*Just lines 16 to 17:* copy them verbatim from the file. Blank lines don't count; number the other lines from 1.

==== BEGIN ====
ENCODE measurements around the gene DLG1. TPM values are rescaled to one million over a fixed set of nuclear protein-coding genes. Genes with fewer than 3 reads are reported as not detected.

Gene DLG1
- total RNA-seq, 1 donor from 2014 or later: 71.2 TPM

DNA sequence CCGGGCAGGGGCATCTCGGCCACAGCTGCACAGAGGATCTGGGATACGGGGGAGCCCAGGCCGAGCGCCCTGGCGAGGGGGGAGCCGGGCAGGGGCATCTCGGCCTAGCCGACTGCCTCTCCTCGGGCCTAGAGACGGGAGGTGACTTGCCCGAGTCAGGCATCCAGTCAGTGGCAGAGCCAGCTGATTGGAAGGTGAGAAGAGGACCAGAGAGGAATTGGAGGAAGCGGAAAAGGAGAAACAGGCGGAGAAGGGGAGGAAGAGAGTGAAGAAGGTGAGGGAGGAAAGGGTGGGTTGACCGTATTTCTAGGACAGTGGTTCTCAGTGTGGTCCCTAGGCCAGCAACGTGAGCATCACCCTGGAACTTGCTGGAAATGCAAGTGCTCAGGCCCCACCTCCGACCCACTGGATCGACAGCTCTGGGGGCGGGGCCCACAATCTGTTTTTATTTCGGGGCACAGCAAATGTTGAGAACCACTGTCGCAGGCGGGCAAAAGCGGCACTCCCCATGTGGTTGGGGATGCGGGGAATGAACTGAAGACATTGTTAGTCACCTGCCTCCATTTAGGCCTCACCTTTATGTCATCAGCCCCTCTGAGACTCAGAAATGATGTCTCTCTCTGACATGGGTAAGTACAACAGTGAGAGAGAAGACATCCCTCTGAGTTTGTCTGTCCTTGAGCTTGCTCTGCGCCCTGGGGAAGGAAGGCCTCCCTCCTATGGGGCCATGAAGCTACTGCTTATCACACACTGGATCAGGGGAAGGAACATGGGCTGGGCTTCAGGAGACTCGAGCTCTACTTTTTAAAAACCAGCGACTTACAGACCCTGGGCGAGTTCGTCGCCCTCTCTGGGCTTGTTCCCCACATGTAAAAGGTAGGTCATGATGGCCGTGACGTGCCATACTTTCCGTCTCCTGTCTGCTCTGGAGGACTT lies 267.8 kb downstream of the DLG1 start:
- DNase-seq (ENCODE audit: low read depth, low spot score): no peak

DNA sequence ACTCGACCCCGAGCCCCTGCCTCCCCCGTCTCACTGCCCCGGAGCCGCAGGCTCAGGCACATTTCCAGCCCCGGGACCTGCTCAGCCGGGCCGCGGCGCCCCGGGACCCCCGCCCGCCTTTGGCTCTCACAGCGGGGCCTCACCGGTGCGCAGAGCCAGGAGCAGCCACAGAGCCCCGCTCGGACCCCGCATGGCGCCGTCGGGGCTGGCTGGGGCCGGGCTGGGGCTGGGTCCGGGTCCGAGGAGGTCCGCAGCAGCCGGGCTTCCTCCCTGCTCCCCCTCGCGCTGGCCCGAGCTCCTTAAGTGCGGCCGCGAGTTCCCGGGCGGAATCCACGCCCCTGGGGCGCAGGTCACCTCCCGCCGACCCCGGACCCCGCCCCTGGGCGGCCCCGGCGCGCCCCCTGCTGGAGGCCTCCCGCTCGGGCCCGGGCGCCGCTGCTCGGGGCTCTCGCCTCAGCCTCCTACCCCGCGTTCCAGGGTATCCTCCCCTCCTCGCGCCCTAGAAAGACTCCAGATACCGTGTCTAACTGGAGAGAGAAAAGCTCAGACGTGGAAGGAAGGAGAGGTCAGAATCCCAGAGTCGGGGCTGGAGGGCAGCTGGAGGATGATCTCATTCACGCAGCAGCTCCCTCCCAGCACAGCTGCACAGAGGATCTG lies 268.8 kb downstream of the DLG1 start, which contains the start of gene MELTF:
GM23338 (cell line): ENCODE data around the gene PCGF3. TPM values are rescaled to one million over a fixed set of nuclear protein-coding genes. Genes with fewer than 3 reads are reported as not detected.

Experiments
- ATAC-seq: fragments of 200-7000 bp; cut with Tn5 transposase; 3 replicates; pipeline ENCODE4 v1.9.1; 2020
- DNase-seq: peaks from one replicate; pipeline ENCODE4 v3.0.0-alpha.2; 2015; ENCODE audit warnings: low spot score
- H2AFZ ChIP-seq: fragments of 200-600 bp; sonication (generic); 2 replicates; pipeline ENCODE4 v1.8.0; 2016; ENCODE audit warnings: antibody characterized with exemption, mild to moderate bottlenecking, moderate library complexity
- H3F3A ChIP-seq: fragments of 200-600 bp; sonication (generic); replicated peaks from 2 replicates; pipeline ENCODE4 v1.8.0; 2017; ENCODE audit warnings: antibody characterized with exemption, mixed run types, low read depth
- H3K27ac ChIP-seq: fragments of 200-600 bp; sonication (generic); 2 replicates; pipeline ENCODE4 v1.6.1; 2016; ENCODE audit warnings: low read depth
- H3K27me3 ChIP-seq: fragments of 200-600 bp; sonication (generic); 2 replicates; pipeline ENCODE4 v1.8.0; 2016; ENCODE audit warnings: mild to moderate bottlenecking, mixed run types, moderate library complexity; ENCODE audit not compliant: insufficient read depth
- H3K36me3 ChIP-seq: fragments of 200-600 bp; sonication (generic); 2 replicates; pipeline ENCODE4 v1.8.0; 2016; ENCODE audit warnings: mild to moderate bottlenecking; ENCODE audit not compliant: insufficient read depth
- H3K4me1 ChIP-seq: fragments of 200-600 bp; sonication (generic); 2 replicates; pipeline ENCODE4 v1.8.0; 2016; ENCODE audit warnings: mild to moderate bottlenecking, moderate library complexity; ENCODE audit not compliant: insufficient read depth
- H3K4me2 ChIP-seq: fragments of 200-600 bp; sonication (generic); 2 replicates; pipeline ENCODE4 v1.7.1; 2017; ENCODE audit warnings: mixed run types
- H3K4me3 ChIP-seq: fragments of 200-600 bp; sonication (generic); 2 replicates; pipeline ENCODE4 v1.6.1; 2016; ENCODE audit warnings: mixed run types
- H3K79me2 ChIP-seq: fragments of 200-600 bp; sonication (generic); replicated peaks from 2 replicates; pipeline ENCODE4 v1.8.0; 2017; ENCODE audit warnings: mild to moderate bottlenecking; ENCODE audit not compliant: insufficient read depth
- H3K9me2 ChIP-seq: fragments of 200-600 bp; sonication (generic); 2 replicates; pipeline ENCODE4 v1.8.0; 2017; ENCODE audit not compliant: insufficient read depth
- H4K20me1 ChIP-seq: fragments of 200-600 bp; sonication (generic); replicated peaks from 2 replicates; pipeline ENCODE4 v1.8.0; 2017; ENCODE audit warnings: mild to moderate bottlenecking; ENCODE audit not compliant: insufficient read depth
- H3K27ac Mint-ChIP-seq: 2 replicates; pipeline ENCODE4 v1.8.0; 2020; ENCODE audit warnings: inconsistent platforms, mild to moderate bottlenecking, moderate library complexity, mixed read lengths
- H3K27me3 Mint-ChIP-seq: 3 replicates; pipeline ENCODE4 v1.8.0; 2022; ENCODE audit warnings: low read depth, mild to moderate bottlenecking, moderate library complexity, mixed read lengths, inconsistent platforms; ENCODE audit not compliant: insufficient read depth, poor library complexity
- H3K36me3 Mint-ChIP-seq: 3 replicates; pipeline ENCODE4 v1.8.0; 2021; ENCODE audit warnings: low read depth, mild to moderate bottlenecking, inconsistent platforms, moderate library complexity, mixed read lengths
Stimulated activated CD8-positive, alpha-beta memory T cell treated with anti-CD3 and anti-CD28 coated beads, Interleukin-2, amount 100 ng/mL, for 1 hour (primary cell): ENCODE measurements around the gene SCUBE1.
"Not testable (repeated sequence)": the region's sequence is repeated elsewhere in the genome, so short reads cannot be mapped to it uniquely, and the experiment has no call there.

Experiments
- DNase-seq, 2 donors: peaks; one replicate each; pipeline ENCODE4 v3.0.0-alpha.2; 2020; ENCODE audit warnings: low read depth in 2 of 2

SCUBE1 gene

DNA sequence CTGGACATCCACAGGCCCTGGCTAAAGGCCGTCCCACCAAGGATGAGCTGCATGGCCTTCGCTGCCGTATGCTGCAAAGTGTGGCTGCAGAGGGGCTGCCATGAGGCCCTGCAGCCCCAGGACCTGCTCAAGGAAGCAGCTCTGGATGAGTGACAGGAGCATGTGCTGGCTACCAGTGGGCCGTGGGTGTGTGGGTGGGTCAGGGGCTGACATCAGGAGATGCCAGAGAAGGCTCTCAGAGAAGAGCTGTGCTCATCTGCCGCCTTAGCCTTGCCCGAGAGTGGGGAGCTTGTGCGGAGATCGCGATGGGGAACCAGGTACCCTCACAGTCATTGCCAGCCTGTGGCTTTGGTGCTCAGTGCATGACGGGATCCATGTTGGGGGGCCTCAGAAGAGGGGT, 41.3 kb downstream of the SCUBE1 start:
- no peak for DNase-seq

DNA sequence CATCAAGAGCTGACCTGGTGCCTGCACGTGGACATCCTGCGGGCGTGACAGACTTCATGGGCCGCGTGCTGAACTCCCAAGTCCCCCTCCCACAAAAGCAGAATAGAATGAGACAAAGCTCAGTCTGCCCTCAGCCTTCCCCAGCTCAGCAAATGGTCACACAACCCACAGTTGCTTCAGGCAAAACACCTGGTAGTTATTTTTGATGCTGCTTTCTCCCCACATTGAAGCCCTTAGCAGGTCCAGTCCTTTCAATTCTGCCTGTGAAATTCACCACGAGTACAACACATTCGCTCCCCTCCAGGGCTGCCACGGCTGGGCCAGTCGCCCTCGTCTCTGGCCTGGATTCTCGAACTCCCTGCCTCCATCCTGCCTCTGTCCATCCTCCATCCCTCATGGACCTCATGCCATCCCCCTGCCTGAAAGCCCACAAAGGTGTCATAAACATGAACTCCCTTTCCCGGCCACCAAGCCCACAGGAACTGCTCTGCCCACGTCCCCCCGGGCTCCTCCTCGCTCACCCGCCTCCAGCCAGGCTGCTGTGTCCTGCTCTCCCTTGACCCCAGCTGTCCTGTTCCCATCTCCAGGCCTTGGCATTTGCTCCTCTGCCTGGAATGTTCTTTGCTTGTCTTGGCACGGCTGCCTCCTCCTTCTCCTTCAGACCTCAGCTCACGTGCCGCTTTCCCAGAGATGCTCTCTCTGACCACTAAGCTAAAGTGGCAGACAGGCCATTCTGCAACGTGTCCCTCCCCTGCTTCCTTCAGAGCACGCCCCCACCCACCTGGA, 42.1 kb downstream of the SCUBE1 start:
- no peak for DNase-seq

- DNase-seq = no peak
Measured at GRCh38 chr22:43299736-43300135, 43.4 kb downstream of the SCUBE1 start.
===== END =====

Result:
- H3K4me1 ChIP-seq: fragments of 200-600 bp; sonication (generic); 2 replicates; pipeline ENCODE4 v1.8.0; 2016; ENCODE audit warnings: mild to moderate bottlenecking, moderate library complexity; ENCODE audit not compliant: insufficient read depth
- H3K4me2 ChIP-seq: fragments of 200-600 bp; sonication (generic); 2 replicates; pipeline ENCODE4 v1.7.1; 2017; ENCODE audit warnings: mixed run types